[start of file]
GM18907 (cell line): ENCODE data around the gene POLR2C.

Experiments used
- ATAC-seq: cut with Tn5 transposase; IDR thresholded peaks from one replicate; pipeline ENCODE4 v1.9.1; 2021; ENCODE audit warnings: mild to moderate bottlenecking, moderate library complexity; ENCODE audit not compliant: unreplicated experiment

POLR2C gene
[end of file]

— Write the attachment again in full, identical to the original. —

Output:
GM18907 (cell line): ENCODE data around the gene POLR2C.

Experiments used
- ATAC-seq: cut with Tn5 transposase; IDR thresholded peaks from one replicate; pipeline ENCODE4 v1.9.1; 2021; ENCODE audit warnings: mild to moderate bottlenecking, moderate library complexity; ENCODE audit not compliant: unreplicated experiment

POLR2C gene